There Is A Big Square J Tattooed On My Heart
It is Veteran’s Day and I can’t go throughout the day without thinking of my Dad.
During WWII, Dad was a combat crewman on a B-17 called “The Bad Egg”, which was assigned at the time to the 570th Bomb Squadron, 390th Bomb Group, a part of the 8th Air Force stationed at Framlingham, England. He flew 32 missions between June and September 1944.
Dad joined the USAAF (United States Army Air Force) in 1942. For nearly two years, he trained stateside in engineering and in-flight aircraft mechanics along with his required gunnery and aerial combat training. By June of 1944, he was shipped overseas with the crew and the plane that he trained with. As soon as they got there, they were reassigned another plane, aircraft number 42-31229S “The Bad Egg”.
Dad arrived in England on June 3, 1944. He was not a part of the D-Day invasion three days later, but he recalls the day:
“The planes flying overhead were too many to count. The wingtips were almost touching each
other. They blotted out the sun so completely, it was like night. I had never seen so many planes in the sky at once, and I have never seen anything like it since.”
Dad flew the majority of his missions on the Egg, but not every plane went up on every mission. When another plane needed a crewmember to fill in, they called on members of the grounded crews to fill the spots. This gave Dad quite a good resume` of planes that he flew on, some of which became famous such as “Bombay Ann”, “Bomboogie”, “GI Wonder”, “Cocaine Bill”, “Geronimo” “Bundles of Trouble”, “Ole Blood n’ Guts” and “Cabin in the Sky”. He flew nearly every position on the plane, including tail gunner, top turret gunner/engineer, waist gunner and radio operator. During one particularly hazardous mission to Schweinfurt, Germany, the pilot and co-pilot were unable to land the plane due to injuries, and Dad was awarded a medal for landing the plane safely at the Framlingham airfield.
On September 9th, 1944, the 570th was flying through a particularly heavy flak field during their initial approach to the target, a small arms and tank factory in Dusseldorf, Germany. Several planes were knocked out of the sky that day. My dad described it to me as follows:
“The flak was so heavy, you felt like you could get out and walk on it. We had several pieces hit our plane; there were holes everywhere in the fuselage. I put my helmet on, and before I could take my hand off of the brim, a piece of shrapnel dented it and punched a small hole in it. You wouldn’t be here today if I hadn’t put it on! (He smiled). There was nothing that we could do, we just watched the other planes as they took hit after hit, but kept heading for the target. As soon as we got into our AP (attack position), the bombardier took over and he opened the bombay doors as he lined us up for the release. We were sitting ducks with our door open.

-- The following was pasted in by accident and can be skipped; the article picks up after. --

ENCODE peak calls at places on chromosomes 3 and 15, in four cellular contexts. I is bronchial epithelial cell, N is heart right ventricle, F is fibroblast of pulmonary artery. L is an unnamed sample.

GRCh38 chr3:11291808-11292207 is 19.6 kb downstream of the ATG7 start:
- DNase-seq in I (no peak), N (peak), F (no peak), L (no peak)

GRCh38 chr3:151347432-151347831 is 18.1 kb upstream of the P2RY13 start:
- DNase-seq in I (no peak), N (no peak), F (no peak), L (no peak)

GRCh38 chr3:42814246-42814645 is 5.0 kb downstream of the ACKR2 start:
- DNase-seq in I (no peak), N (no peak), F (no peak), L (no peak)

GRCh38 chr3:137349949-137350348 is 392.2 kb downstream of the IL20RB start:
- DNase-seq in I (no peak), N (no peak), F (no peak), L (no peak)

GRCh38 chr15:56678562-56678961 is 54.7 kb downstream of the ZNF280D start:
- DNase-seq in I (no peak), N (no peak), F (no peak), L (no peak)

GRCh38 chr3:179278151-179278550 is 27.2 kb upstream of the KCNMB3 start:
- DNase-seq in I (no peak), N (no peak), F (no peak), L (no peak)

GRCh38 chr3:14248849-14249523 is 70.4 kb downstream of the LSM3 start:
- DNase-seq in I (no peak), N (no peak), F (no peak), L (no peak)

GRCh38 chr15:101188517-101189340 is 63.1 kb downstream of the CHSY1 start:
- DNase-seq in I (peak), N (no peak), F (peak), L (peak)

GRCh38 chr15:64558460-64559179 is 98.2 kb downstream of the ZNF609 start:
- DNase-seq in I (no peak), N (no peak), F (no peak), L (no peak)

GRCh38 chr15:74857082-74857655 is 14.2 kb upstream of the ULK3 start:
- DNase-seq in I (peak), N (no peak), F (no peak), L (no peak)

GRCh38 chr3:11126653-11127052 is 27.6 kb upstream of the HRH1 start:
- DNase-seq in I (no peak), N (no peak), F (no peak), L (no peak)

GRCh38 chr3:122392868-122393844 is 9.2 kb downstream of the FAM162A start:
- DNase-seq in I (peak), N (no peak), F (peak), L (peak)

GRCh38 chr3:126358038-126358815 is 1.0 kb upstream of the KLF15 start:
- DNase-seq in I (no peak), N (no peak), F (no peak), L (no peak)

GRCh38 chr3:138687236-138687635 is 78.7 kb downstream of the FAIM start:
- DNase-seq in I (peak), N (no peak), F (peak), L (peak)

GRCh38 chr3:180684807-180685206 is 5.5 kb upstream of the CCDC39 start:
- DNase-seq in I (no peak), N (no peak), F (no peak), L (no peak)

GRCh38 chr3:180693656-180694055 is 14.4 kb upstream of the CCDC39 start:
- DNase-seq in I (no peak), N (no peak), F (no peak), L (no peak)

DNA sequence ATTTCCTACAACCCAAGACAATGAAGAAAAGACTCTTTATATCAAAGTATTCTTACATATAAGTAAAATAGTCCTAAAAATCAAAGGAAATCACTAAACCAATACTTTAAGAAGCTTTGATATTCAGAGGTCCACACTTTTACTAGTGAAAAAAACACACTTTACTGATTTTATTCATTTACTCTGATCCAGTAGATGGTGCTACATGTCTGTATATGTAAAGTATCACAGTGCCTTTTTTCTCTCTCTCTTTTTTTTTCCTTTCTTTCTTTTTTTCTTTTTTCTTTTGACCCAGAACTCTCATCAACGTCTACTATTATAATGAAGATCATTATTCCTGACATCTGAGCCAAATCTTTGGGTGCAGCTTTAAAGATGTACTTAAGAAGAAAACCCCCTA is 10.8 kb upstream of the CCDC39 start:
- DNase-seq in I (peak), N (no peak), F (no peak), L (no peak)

I looked up at the other planes. They were all ready to drop. I looked at Hobbie’s plane, the “Bundles of Trouble” as a flak shell hit him directly in the bombay. It was horrible, it was a brilliant flash of bright white light followed by an ear splitting boom. The plane and its crew just vaporized. You could almost see the shockwave coming at us, and it bounced us around like a cork on the ocean. I watched as several other planes went down with it; one of them was “The Bad Egg”. Two of the Egg’s engines were on fire as it turned out of formation and headed for France. The plane right in front and above of Hobbie’s plane, “GI Wonder” was still flying forward, but at a 90° angle to the ground. She eventually righted herself and was able to drop her bombs. We lost 9 planes that day. That was the most devastating thing that I had ever seen during the war.”
Dad flew his last few missions on “Ole Blood n’ Guts” and on “Bomboogie”. Before he went home, he volunteered for two food drop missions to Holland, part of “Operation Chowhound”. He arrived home in mid-October 1944, just in time to celebrate two years of marriage to my mother. Dad lived to be 77 years old before he passed away in 1999; just 14 years after my mom had passed. Dad was buried next to mother on October 29th, 1999, just a day before their 57th wedding anniversary.
All of the planes of the 570th Bomb Squadron had a big “J” with a square around it painted on their tails, giving them the nickname “The Square J’s”. The 570th Bomber Squadron doesn’t exist anymore except in the hearts and minds of the still existing crewmembers and their families, and at the 390th museum at the Pima Air Base in Arizona. It is well worth the trip to visit there.
Happy Veteran’s Day to all of you who have served in the military in the defense of our country. We owe you our lives.
I bid you Peace
©2012 By Del Banks.